American evangelicals have been divided over U.S. President Donald Trump's latest remarks on immigration in which he questioned why their country should open its doors to immigrants from Haiti and Africa.
According to Sen. Dick Durbin (D-Ill.), Trump had questioned why the U.S. would welcome immigrants from Haiti and other "s******* countries" in Africa during an Oval Office meeting on Jan. 11. The comments prompted a divide where some evangelicals continued showing their support for him but there were also some conservatives who said church leaders ought to condemn him, The Associated Press reported.
"Your pro-life argument rings hollow if you don't have an issue with this xenophobic bigotry," said Relevant Life Church pastor Earon James in a Twitter post.
Southern Baptist Convention former president Pastor Ronnie Floyd, on the other hand, spoke against devaluing any person. South Carolina pastor Mark Burns, although skeptical of the reports about the vulgar comment, said if those were true, Trump was probably just reacting to the poor living conditions in the African nations.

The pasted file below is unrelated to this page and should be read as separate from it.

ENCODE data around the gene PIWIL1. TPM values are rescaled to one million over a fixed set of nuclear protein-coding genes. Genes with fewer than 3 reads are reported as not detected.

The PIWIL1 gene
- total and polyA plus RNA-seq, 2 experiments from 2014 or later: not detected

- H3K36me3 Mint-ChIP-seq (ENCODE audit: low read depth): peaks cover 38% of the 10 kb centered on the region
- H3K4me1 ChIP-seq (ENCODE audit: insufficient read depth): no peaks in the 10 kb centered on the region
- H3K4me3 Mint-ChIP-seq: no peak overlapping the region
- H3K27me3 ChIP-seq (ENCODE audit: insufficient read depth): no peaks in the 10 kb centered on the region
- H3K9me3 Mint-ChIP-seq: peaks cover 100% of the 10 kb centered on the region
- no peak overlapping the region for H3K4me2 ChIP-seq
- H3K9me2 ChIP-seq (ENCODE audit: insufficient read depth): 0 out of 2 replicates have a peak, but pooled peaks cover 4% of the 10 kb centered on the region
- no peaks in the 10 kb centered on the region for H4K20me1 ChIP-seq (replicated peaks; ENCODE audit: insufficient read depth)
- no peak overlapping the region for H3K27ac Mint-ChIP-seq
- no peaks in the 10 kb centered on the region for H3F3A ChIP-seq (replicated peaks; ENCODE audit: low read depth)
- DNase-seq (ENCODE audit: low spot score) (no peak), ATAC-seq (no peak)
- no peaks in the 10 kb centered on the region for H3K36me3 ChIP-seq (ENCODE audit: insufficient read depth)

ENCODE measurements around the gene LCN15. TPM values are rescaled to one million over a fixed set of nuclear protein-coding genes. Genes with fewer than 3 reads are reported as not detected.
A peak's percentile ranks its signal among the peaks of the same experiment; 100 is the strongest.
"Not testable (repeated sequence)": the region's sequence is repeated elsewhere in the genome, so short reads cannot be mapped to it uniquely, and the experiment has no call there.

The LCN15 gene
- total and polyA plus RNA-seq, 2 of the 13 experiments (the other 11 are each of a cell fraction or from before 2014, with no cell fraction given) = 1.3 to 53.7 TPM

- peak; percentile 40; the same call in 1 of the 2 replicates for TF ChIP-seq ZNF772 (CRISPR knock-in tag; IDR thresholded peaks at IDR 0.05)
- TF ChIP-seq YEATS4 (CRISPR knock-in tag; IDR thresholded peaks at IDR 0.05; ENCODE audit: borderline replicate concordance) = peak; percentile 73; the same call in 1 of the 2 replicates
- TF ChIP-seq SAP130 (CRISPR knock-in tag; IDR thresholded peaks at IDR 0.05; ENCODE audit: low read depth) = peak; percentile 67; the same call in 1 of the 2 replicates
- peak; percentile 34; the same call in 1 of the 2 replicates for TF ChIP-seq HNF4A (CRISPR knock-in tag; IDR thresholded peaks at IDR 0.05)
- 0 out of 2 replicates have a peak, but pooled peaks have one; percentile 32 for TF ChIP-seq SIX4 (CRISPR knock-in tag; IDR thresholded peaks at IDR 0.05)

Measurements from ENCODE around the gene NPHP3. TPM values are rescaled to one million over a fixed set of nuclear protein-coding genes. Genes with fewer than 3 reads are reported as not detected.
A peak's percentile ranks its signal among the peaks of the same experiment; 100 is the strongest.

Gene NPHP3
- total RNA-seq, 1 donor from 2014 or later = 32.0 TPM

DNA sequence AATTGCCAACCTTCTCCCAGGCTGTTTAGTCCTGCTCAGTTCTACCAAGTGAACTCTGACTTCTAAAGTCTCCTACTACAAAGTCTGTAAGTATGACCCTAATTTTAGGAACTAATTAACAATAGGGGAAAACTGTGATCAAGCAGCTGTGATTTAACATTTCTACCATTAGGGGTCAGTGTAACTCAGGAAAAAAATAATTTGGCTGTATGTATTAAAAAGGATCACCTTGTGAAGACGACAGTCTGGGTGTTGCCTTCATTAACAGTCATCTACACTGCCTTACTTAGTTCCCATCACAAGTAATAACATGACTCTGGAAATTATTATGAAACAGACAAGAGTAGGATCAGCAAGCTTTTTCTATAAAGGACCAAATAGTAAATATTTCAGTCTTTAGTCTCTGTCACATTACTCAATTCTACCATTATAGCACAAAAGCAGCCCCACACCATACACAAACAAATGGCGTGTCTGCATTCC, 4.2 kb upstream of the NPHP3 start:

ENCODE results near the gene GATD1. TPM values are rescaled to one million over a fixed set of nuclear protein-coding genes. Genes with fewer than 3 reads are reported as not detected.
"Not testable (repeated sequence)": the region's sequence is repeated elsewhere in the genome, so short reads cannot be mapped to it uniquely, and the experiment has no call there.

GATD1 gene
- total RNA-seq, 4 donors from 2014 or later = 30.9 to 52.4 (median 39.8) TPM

However, White House evangelical adviser Johnnie Moore said reports of Trump's comments were "absolutely suspect and politicized." Sen. David Perdue (R-Ga.) said the president did not use the offensive term during the Oval Office meeting.
Meanwhile, Trump said he was "totally misrepresented" by people who relayed the supposed vulgar remarks about African nations. The president added that the issue was affecting their efforts to seal a deal that would benefit Dreamer immigrants, BBC News relayed.
In addition, Trump denied accusations that he was a racist. He said he uses "tough" language, but he did not use the ones quoted in the news reports.
Nevertheless, the reported remarks about Haiti and Africa sparked outrage worldwide. A spokesman from the United Nations described the comments as "racist," and some people demanded that Trump apologize for what he said.